Her fundraising advice is simple. “Don't give up and don't take no for an answer!" she says. "Difficult does not mean impossible. There will always be people who will doubt you and your abilities, but it's up to you to prove them wrong. For me, my pregnancy cast doubt in a lot of investors' minds, but I remained passionate about my ideas and confident in my business plan and eventually, they came around. As long as you believe strongly in your ideas, stick to your guns, and put in the hard work, the results will come. I was persistent, using all my patience and guts to push through regardless of the skepticism of what I was trying to do. I have worked as an investor as well as a striving entrepreneur. I know how hard it can be, especially in a male-dominated world. However, I consistently ignored the fact that it is hard and I didn't take no for an answer. Any difficulty that I had, I found a way to resolve it."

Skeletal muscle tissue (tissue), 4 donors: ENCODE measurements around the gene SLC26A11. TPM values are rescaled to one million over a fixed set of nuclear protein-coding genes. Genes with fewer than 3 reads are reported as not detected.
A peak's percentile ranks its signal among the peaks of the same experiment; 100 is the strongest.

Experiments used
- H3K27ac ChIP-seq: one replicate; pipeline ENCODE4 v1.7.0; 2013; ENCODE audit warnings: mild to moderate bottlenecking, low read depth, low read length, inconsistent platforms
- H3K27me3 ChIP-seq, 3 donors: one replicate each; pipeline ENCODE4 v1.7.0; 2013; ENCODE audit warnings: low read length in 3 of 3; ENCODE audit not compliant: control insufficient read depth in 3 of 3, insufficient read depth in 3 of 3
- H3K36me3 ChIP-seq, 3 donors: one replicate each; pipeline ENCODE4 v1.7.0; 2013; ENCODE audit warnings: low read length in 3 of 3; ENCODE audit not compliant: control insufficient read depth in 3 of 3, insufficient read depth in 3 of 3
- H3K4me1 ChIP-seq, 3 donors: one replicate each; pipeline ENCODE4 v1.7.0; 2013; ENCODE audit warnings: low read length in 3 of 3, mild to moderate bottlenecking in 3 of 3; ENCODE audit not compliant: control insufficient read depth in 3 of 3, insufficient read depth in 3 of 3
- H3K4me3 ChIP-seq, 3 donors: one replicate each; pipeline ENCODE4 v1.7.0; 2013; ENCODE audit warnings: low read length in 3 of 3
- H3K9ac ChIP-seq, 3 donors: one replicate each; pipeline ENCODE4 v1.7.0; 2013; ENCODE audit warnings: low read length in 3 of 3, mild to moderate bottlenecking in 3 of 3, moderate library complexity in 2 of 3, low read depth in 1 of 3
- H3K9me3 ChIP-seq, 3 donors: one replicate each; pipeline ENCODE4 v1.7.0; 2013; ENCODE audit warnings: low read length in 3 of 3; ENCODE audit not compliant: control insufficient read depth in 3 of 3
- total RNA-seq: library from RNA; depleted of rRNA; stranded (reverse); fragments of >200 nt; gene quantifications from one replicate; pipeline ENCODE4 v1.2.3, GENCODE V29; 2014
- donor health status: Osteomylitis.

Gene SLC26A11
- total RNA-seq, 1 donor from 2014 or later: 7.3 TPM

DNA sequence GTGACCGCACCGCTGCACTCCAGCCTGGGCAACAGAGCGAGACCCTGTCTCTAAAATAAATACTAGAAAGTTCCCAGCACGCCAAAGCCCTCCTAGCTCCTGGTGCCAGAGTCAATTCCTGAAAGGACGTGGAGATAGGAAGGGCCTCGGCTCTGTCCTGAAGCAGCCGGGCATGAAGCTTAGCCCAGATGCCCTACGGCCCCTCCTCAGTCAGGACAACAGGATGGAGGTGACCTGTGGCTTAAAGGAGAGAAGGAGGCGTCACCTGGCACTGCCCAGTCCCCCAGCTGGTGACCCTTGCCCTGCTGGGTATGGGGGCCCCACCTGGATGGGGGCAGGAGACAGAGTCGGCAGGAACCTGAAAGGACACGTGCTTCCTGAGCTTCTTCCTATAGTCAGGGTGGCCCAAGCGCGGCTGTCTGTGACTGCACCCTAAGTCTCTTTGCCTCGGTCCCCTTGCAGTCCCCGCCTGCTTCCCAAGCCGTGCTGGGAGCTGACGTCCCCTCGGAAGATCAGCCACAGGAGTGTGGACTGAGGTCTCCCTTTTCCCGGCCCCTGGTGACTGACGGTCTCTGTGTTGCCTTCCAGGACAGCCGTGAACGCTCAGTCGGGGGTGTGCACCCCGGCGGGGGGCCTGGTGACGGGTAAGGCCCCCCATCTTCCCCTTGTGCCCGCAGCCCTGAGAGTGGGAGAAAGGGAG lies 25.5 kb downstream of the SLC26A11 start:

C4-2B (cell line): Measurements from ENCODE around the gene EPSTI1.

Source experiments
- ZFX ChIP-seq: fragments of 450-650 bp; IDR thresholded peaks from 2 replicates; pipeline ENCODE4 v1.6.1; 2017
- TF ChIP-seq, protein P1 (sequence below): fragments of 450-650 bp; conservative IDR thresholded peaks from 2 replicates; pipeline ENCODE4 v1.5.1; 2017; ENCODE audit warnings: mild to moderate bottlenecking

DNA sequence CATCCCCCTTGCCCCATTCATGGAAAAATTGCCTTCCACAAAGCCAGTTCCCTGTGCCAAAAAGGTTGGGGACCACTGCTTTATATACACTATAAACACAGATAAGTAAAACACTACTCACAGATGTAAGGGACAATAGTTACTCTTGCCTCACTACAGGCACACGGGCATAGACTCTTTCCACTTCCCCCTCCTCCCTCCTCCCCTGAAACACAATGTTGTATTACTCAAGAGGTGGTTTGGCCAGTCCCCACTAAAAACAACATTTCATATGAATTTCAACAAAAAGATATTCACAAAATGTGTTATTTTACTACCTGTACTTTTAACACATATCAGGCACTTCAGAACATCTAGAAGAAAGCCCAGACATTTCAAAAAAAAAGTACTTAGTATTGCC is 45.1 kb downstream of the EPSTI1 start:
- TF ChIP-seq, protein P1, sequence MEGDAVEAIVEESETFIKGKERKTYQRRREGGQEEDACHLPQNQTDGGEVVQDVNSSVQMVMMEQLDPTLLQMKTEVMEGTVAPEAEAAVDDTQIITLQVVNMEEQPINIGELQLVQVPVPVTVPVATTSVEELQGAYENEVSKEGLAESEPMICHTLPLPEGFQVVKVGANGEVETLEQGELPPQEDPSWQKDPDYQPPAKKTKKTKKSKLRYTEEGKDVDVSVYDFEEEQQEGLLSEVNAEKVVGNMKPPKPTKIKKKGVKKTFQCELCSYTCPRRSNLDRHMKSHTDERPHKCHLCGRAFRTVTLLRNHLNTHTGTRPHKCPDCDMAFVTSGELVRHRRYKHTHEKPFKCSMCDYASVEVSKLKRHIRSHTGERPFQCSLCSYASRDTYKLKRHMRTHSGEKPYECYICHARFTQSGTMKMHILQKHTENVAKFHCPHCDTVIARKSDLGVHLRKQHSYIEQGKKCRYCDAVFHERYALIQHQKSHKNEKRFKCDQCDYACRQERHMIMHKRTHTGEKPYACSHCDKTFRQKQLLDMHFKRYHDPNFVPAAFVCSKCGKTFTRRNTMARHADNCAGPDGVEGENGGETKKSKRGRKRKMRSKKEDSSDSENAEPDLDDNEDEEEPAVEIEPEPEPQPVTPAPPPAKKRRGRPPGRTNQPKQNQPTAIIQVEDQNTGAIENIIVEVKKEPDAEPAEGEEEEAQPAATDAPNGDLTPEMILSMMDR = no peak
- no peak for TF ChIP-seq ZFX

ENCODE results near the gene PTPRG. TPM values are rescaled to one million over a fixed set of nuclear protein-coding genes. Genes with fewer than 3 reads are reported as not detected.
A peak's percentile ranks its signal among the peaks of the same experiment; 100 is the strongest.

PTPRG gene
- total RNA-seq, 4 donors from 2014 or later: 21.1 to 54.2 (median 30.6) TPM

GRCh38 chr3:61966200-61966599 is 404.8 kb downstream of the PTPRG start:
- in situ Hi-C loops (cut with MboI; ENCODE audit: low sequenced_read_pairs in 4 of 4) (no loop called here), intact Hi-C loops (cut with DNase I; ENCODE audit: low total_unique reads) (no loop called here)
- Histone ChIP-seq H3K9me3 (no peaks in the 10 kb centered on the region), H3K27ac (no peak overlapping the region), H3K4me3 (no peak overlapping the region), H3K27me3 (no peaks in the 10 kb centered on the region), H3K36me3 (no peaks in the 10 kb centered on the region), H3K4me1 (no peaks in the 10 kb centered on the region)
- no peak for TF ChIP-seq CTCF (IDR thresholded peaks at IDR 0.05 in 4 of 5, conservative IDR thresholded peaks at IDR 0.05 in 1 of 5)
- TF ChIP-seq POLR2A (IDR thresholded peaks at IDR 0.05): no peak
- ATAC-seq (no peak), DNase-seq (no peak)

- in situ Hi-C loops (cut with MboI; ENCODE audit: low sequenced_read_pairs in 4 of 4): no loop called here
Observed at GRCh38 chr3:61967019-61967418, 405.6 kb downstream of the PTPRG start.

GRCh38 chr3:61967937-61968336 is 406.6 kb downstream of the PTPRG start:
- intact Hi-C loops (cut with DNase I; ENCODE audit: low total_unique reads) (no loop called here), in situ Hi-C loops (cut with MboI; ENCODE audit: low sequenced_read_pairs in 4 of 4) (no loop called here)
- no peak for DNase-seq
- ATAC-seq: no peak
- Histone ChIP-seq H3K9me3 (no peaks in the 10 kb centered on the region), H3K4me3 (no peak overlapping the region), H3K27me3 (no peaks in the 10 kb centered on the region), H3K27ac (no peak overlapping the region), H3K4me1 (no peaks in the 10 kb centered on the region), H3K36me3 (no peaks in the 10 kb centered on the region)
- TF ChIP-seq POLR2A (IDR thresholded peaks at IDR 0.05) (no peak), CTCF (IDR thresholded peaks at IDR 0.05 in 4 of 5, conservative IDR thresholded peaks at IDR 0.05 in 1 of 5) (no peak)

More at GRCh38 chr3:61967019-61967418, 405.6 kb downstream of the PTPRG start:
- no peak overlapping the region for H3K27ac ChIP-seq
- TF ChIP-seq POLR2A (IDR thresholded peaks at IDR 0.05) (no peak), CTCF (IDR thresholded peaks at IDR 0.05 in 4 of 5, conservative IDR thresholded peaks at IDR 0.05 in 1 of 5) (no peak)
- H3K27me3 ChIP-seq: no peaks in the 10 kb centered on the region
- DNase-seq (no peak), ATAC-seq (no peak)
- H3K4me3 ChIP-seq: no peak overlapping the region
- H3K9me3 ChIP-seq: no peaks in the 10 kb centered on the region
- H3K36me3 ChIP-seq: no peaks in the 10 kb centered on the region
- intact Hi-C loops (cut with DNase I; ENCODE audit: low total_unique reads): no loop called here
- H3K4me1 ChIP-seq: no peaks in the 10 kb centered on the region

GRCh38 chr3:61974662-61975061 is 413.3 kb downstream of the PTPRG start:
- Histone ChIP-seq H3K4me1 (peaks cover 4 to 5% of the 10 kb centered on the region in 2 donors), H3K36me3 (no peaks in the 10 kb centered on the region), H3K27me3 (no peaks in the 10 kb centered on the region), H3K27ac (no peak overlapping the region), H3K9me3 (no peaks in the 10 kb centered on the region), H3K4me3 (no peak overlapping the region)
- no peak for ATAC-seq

Hashay says that seeing the functioning site and the algorithm out there in the real world working to help women find the best bras felt – and still feels – amazing. “You know I founded Brayola when I was pregnant, my body was changing, and bra shopping was the last thing I wanted to do. With my background in software development, I knew I could make bra shopping easier for myself and for women like me. And it makes me so incredibly happy knowing that not only have I accomplished this goal, but I'm helping women feel more comfortable and confident when they shop for bras."